When I was an adolescent, I adored Nietzsche. He was the philosophical version of heroin: forbidden, dangerous, ecstatic, incomprehensible. I knew all the key phrases – “what does not kill me makes me stronger”, “become who you are” and most notoriously “God is dead”.
Later on I was – I almost wrote cured – redeemed by the work of Søren Kierkegaard. His Knight of Faith seemed so much more wonderful than Nietzsche’s marred Übermensch. It is a testament to how good Sue Prideaux’s new biography of Nietzsche is that it made me re-read him and find a different figure altogether. Kierkegaard, whom I do not think Nietzsche ever read, would have approved of the subtle afterthought to his most well-known epigram. God is dead, and we have killed Him.
This is a brave book in allowing its subject to remain a riddle. It does embody Nietzsche in that it is more about the living human than the abstract thought. Take one question – a question one might also ask about Kierkegaard – did Nietzsche ever have sex? It has often been asserted that his final madness was due to syphilis, but Prideaux tiptoes around the problem very graciously. We know he was once in a brothel; but it seems he spent his time there playing the piano. We know he was in love – with Cosima, the wife of Richard Wagner, his idol and the idol he had to crush – and possibly with Lou Salomé, a woman of formidable swagger. It was she with whom he was photographed, she brandishing a crop and he, and the other part of their intellectual ménage à trois, Paul Rée, pulling her cart. (This makes the statement “when you go to women, do not forget the whip” rather more masochistic than sadistic).
Nietzsche was, it is claimed, a great admirer of a now not well known author, Walter Savage Landor, whose Imaginary Conversations pitted historical figures against each other (I read such books so that you, dear reader, do not have to). Though his own philosophy often centred on antagonisms, reading Prideaux made me think about how Landor might have treated Nietzsche. One way would have been to put him up against Kierkegaard, and have them battle about faith, doubt, madness and sex. The alternative adversary would have been Freud, who would have had a field day. To its credit, this biography does not play the obvious card. But a man who loses his father in early childhood, becomes obsessed with a father figure whom he later denounces, and who, in the most famous story of his life, finally goes insane on seeing a labourer beating a horse, would lie quite kindly on the Viennese chaise longue. Lying in bed is what poor Nietzsche did for the rest of his life. He managed to be exhumed before he was buried. The author of The Birth Of Tragedy and Ecce Homo was a shell of his genius.
In a way, this is as much a biography of Nietzsche’s dark sister, Elizabeth. Not allowed to be educated, and not allowed her brother’s luxury of giving up his prodigious academic career, the woman her brother called “The Llama” fell in with a charlatan called Föster and voyaged off to found an Aryan colony in Paraguay. This inevitably failed, but Prideaux is precise on the lies that Elizabeth spread during the collapse. Tail between her legs, she returned to find, luckily, her genius brother bed-ridden. The later use of Nietzsche’s philosophy as a structure for Nazism is due to Elizabeth’s anti-Semitism and fraudulent use of her brother’s unpublished papers.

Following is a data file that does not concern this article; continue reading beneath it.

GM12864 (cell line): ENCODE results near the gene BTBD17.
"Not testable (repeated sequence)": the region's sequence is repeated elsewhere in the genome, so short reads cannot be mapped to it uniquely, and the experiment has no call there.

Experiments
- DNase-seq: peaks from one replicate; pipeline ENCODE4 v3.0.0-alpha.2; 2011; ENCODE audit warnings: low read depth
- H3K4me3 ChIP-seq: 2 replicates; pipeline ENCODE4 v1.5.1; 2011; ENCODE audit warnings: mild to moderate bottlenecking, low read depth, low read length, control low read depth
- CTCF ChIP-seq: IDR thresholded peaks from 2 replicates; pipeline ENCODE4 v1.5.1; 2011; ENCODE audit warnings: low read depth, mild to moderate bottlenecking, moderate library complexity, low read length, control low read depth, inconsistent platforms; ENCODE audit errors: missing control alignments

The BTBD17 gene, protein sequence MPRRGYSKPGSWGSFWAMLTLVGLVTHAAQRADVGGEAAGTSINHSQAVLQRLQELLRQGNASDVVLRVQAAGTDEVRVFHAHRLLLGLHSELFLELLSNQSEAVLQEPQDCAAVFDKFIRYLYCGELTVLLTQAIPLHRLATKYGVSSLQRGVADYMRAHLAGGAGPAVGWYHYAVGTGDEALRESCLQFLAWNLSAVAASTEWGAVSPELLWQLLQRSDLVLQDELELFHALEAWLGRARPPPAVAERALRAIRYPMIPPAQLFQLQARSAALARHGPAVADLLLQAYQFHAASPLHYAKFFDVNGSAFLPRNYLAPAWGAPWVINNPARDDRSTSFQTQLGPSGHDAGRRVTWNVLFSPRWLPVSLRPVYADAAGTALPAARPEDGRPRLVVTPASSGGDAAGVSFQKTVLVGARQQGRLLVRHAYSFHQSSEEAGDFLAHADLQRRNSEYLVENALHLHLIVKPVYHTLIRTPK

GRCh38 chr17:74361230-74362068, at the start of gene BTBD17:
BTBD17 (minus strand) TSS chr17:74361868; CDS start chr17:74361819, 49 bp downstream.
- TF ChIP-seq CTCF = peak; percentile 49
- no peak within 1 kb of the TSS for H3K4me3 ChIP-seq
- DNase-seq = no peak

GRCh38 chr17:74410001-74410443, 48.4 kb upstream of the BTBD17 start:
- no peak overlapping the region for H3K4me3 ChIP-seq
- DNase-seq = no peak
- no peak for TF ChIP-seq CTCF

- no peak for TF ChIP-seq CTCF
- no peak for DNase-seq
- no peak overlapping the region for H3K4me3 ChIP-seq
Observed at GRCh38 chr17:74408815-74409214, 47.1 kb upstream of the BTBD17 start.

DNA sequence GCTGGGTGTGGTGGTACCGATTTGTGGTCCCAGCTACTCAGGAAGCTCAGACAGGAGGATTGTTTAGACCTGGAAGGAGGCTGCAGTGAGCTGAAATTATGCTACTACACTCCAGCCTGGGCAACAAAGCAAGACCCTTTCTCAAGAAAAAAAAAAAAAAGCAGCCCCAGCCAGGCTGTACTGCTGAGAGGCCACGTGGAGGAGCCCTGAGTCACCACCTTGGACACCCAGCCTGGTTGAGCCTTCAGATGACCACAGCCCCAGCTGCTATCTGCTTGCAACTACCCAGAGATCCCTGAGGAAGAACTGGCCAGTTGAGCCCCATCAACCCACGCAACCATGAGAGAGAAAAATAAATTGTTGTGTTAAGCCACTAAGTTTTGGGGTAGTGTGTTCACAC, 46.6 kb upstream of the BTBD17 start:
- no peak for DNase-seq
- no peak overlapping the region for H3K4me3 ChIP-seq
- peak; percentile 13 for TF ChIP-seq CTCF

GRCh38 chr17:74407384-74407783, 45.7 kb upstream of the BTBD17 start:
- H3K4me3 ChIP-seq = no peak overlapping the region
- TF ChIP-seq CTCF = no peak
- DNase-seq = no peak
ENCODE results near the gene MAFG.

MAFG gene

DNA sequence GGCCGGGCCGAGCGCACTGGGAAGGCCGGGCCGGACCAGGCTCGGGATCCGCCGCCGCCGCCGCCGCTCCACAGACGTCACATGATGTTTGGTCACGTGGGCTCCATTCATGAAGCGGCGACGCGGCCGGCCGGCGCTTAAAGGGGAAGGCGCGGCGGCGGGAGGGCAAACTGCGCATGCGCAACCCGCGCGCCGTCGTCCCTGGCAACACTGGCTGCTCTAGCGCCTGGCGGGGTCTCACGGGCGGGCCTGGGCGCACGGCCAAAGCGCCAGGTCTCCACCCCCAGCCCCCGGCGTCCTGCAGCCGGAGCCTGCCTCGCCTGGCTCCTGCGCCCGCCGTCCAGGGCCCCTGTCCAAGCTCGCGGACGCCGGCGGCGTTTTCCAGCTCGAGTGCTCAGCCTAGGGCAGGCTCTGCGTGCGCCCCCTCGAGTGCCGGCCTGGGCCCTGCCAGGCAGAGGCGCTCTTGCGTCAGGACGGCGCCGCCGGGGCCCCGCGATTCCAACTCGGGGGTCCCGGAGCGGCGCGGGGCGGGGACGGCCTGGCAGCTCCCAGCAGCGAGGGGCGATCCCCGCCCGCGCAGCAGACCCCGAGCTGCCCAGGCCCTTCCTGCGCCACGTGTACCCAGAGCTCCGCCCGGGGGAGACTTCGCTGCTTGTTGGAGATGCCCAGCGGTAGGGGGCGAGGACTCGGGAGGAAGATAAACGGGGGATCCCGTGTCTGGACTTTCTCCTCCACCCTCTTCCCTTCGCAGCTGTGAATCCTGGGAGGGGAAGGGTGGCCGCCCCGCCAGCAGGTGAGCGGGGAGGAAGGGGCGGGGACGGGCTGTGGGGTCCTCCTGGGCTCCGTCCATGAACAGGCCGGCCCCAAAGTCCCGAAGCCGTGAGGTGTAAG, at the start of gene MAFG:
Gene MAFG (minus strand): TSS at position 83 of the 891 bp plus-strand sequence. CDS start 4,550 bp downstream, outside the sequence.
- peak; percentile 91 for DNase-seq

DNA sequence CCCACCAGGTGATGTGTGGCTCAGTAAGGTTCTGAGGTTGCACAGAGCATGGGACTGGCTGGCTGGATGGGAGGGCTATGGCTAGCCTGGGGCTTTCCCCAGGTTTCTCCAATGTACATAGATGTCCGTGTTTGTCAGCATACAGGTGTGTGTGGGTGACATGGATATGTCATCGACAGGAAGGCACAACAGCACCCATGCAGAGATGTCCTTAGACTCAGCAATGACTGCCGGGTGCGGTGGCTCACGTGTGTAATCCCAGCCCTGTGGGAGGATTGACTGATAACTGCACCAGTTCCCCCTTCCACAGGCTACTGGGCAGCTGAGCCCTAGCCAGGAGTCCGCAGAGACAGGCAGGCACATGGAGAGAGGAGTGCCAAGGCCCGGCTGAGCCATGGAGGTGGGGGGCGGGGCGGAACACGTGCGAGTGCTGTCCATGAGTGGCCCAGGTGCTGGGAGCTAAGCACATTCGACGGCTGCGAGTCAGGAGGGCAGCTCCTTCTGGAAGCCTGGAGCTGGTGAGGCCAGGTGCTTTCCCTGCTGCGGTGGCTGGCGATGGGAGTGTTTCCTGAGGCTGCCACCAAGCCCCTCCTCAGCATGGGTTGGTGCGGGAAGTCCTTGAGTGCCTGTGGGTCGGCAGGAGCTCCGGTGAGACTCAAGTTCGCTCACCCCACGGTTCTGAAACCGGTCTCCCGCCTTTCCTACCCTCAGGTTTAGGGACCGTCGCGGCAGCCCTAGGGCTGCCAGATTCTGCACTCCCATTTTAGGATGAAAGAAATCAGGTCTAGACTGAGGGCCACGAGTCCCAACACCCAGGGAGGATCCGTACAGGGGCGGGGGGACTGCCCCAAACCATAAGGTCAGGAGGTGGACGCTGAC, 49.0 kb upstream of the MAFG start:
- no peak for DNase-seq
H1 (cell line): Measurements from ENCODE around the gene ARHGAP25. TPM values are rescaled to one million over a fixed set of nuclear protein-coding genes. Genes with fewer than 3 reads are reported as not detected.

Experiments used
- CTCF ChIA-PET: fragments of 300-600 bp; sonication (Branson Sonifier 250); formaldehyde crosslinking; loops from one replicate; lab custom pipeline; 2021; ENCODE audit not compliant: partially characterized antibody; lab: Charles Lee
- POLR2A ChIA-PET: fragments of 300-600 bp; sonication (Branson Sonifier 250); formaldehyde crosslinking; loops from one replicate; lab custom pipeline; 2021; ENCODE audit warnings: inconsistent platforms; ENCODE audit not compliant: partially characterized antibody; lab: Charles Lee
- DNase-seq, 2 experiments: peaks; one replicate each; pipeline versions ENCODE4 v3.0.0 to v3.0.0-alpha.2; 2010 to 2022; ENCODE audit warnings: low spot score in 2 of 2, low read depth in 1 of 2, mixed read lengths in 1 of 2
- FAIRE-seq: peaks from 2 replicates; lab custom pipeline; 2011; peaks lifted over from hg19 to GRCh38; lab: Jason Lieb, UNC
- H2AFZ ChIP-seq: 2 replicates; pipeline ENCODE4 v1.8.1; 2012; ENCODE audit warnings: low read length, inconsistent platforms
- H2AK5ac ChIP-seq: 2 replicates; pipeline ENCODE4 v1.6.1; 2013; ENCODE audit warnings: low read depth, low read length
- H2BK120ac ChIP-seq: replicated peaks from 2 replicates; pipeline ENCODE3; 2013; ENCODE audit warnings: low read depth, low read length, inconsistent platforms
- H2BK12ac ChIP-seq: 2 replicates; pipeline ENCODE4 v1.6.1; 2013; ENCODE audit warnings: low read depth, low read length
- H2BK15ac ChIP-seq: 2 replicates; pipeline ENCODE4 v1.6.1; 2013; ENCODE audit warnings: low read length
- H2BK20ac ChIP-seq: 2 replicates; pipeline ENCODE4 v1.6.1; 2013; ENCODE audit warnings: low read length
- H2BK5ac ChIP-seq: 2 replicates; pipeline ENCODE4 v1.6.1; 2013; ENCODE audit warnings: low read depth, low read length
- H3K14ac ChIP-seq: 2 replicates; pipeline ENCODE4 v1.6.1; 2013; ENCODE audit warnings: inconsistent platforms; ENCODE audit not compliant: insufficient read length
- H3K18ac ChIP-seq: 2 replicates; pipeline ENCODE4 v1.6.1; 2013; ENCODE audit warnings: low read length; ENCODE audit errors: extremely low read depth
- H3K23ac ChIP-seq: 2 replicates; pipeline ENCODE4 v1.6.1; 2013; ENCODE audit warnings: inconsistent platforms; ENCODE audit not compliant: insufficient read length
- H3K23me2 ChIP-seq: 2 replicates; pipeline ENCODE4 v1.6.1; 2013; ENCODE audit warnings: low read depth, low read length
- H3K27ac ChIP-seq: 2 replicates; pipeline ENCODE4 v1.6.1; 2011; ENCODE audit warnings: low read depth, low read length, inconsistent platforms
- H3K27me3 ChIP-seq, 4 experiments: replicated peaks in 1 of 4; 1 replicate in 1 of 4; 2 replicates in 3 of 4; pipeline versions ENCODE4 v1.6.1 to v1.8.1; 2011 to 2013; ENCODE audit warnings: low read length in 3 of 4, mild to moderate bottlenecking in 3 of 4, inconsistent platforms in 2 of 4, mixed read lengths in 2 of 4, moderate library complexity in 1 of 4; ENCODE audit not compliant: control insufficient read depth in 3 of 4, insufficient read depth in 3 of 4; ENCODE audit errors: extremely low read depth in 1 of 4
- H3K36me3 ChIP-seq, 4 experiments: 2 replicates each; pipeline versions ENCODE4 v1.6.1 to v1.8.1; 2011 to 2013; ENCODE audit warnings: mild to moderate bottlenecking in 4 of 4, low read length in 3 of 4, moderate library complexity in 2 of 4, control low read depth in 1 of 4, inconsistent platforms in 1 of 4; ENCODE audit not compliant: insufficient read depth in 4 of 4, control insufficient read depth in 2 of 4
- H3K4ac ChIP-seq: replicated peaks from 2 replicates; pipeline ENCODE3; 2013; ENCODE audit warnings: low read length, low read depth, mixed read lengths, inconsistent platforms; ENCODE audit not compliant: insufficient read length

The Will To Power is not his work, but a concoction of his sister’s. He, like Kierkegaard, was a far more literary, far more ingenious thinker. His bombastic titles – “Why I Write Such Good Books” being my favourite – are part provocation, part insanity and part comic-hall turn. When one reads of Elizabeth giving Nietzsche’s cane to Hitler (who never even read him, and would have despised his comments on how thick anti-Semites and German nationalists were) you can hear the sound of a corpse turning in the grave.
What do we find when we return to Nietzsche? A strange capacity for joy, whether it be Alpine views, Dionysian rapture or late Romantic music. I tried, in vain, to find some online recording of his own musical compositions, which Wagner was dismissive of, and could not find any. Rather than re-reading Thus Spake Zarathustra or Human, All Too Human, I would like to hear the music that he made.
I Am Dynamite is a wonderful insight into an almost impossible character. Having already written biographies of Munch, who painted Nietzsche, and Strindberg, whose work is uncannily similar to his, one wonders where her piercing intellect will go next. But in this book, she does what he himself, in his scatterbrained brilliance and deep kindness, prophesied: “only where there are graves, will there be resurrections”. Kierkegaard and Freud would agree. But Prideaux gives back the humanity to the all-too-human Nietzsche, and even manages to do so for his wicked sister.
I Am Dynamite! A Life Of Friedrich Nietzsche, by Sue Prideaux, Faber and Faber, £25